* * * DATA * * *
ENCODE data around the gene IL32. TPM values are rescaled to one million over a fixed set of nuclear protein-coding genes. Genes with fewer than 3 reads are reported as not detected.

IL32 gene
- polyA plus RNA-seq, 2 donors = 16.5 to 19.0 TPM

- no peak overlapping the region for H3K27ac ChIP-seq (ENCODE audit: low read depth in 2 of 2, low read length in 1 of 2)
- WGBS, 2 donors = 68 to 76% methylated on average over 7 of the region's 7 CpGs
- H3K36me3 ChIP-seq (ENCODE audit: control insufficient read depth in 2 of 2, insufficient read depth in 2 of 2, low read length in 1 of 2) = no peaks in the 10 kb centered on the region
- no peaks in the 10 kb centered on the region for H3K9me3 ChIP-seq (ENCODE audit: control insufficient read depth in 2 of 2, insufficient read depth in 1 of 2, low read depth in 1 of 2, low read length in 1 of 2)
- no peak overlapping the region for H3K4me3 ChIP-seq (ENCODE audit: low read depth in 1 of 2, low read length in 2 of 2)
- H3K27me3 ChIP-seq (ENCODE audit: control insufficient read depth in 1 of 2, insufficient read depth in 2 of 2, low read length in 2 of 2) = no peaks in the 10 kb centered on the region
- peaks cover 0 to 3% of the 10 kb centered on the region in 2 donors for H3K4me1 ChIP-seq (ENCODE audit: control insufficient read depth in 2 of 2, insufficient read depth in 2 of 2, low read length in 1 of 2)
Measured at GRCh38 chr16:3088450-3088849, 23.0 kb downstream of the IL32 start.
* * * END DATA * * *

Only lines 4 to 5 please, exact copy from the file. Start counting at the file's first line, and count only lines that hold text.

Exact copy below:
- no peak overlapping the region for H3K27ac ChIP-seq (ENCODE audit: low read depth in 2 of 2, low read length in 1 of 2)
- WGBS, 2 donors = 68 to 76% methylated on average over 7 of the region's 7 CpGs